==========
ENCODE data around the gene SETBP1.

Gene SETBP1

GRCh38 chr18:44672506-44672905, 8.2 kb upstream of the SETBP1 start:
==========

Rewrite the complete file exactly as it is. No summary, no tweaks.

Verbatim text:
ENCODE data around the gene SETBP1.

Gene SETBP1

GRCh38 chr18:44672506-44672905, 8.2 kb upstream of the SETBP1 start: